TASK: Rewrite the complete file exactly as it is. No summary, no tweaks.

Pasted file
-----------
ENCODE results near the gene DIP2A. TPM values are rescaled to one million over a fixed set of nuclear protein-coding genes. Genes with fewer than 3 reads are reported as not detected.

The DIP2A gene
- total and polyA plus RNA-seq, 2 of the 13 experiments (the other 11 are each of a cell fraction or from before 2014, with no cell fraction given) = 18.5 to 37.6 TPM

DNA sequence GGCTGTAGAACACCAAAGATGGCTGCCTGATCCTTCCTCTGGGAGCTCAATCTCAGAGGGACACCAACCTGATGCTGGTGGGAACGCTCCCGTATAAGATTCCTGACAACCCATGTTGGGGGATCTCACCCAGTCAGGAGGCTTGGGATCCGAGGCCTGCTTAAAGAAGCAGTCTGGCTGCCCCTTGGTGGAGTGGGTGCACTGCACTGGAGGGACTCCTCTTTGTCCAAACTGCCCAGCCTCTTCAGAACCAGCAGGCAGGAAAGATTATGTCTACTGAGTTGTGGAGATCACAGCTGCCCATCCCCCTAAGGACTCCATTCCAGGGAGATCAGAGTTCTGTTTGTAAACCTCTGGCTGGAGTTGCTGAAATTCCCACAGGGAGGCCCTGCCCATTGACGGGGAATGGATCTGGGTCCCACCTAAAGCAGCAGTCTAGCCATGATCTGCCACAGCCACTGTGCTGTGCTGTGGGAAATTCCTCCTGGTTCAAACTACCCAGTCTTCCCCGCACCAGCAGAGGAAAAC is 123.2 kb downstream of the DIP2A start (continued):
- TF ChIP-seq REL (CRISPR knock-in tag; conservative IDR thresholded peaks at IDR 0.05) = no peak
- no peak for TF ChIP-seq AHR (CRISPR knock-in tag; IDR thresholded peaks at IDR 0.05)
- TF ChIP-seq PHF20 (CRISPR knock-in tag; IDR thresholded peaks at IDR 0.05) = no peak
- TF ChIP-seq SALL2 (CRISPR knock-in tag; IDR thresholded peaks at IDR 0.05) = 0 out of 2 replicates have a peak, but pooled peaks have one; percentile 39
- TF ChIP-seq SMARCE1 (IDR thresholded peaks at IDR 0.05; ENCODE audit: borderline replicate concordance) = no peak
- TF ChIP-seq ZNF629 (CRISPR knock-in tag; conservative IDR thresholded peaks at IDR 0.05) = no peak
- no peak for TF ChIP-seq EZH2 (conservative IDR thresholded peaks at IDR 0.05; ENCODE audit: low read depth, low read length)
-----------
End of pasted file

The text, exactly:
ENCODE results near the gene DIP2A. TPM values are rescaled to one million over a fixed set of nuclear protein-coding genes. Genes with fewer than 3 reads are reported as not detected.

The DIP2A gene
- total and polyA plus RNA-seq, 2 of the 13 experiments (the other 11 are each of a cell fraction or from before 2014, with no cell fraction given) = 18.5 to 37.6 TPM

DNA sequence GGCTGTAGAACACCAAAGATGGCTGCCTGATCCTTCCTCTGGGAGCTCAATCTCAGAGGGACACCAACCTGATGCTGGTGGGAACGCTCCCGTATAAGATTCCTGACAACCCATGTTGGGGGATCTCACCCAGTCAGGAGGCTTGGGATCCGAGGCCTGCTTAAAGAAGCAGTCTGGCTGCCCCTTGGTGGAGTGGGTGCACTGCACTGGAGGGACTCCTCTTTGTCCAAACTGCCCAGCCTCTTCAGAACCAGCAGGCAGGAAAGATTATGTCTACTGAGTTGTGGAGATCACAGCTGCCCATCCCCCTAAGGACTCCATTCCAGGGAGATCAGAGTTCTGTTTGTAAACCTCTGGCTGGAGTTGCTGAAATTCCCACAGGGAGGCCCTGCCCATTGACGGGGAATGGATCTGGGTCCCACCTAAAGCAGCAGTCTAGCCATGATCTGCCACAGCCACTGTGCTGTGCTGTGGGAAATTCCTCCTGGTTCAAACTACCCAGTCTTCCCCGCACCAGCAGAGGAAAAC is 123.2 kb downstream of the DIP2A start (continued):
- TF ChIP-seq REL (CRISPR knock-in tag; conservative IDR thresholded peaks at IDR 0.05) = no peak
- no peak for TF ChIP-seq AHR (CRISPR knock-in tag; IDR thresholded peaks at IDR 0.05)
- TF ChIP-seq PHF20 (CRISPR knock-in tag; IDR thresholded peaks at IDR 0.05) = no peak
- TF ChIP-seq SALL2 (CRISPR knock-in tag; IDR thresholded peaks at IDR 0.05) = 0 out of 2 replicates have a peak, but pooled peaks have one; percentile 39
- TF ChIP-seq SMARCE1 (IDR thresholded peaks at IDR 0.05; ENCODE audit: borderline replicate concordance) = no peak
- TF ChIP-seq ZNF629 (CRISPR knock-in tag; conservative IDR thresholded peaks at IDR 0.05) = no peak
- no peak for TF ChIP-seq EZH2 (conservative IDR thresholded peaks at IDR 0.05; ENCODE audit: low read depth, low read length)